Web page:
Drastic actions have been taken in the fallout of an independent review of the 60 Minutes child abduction saga.
As revealed in an official statement released by Nine on Friday, Producer Stephen Rice has left the company while other staff involved in the planning and execution of this story have received formal warnings.
Filming for the story saw a team from Child Abduction Recovery International paid to grab the two children of Brisbane mother Sally Faulkner off a street in Beirut.
In the statement, founder and former producer of 60 Minutes, Gerald Stone admitted 'inexcusable errors were made' in creating the story about Australian Sally Faulkner which resulted in the 60 Minutes crew being arrested in Beirut.
‘This has been the gravest misadventure in the program’s history,' he said.
Nine CEO Hugh Marks called the incident ‘deeply regrettable’.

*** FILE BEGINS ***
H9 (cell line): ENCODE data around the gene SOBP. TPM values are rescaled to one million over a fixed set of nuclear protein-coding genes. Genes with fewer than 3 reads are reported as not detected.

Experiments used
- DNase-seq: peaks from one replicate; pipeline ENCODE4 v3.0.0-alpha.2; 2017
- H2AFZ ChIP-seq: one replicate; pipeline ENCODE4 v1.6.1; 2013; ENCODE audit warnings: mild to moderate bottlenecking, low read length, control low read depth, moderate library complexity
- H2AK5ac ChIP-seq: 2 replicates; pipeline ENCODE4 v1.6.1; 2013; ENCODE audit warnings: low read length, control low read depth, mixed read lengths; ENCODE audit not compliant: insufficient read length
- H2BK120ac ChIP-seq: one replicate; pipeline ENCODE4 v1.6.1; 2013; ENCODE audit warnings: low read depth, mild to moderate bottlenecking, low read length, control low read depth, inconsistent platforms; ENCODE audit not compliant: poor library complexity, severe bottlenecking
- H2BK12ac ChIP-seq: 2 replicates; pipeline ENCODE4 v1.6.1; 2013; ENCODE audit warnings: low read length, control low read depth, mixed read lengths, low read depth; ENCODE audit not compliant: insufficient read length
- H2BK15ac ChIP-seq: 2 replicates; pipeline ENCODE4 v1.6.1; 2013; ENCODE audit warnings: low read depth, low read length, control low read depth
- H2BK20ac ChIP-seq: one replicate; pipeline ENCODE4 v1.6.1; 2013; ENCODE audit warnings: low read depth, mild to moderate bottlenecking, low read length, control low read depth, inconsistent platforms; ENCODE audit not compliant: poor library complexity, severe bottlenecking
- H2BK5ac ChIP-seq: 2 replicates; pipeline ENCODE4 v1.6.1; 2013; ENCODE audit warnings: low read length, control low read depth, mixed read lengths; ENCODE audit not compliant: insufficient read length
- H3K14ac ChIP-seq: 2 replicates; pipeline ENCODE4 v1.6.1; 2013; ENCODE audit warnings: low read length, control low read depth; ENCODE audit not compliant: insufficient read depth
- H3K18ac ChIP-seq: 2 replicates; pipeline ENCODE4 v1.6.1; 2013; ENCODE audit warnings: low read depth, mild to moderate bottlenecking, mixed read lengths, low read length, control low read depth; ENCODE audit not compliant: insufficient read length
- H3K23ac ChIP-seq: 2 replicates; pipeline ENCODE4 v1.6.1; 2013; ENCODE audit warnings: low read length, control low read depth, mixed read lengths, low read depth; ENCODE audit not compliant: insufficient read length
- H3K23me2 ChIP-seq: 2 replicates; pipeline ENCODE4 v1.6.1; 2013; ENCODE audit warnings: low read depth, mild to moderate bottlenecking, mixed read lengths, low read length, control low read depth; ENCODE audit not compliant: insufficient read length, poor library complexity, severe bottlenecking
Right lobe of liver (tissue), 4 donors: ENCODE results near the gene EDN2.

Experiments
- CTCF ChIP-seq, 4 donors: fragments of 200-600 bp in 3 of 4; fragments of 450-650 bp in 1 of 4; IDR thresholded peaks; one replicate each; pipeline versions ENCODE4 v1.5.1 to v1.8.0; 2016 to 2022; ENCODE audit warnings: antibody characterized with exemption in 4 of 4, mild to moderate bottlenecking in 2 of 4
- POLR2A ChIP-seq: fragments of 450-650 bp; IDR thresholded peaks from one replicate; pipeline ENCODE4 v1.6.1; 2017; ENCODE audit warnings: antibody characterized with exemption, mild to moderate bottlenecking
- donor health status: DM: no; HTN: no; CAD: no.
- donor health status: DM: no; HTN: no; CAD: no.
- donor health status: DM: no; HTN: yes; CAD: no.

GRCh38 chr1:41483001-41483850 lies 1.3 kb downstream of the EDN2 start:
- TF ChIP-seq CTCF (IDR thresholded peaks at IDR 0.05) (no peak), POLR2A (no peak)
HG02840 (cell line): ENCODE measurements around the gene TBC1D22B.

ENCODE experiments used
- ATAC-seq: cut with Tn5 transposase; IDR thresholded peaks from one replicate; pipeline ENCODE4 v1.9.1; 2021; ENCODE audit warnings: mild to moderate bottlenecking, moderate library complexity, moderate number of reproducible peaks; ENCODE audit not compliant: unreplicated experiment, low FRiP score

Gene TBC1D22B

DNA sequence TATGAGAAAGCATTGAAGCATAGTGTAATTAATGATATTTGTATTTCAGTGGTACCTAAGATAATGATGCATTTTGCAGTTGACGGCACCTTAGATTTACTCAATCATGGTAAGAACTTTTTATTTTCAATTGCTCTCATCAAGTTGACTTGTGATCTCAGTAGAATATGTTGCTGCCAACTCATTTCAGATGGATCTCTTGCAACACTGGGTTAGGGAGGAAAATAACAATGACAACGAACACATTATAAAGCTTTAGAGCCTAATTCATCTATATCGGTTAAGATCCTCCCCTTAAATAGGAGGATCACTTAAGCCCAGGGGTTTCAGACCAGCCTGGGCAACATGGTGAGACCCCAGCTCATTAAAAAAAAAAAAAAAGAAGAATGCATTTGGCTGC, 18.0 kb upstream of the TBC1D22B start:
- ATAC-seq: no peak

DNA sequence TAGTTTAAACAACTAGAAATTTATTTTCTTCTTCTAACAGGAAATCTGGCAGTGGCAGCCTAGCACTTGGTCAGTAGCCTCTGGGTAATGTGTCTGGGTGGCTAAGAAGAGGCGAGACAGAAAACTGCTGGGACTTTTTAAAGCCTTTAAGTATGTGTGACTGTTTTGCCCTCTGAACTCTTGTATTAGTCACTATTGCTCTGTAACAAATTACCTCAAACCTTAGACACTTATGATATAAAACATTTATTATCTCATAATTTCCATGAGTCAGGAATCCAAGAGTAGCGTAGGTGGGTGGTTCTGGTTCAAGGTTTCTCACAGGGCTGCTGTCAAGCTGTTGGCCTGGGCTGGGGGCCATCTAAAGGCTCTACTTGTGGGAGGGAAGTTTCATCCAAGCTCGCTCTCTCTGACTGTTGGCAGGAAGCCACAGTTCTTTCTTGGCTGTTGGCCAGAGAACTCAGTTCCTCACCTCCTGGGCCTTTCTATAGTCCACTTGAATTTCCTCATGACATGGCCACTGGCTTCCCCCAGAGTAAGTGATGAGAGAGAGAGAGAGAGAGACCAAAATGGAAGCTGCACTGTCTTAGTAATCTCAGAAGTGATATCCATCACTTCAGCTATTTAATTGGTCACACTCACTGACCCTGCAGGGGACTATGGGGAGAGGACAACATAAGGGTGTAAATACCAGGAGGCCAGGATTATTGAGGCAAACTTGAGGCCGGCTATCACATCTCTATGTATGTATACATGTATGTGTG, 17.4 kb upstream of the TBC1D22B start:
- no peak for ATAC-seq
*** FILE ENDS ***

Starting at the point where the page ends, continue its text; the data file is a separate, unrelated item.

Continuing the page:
‘The manner in which we produced Sally Faulkner’s story exposed our crew to serious risks, and exposed 60 Minutes and Nine to significant reputational damage,' Mark said.
'We got too close to the story and suffered damaging consequences. The execution of this story it was inappropriate, and at odds with our standard procedure, for a payment to be made directly by 60 Minutes to the recovery agency that had been independently contracted by Sally Faulkner. It was also inappropriate, with the risks involved for our crew, not to have consulted with Nine’s security advisers before the story was finalised. As a result of the review, we are expanding and upgrading our processes related to story selection and approval, how we approve contracts and payments and the way we conduct risk assessments’
Civil claims brought by the childrens' father Ali Elamine against the 60 Minutes crew and Sally have been settled but the crew potentially faces cases to answer from the Lebanese justice system.
On Sunday, 60 Minutes will air a special called Beirut: What went wrong?
Michael Usher will speak with one of the report’s authors, Gerald Stone.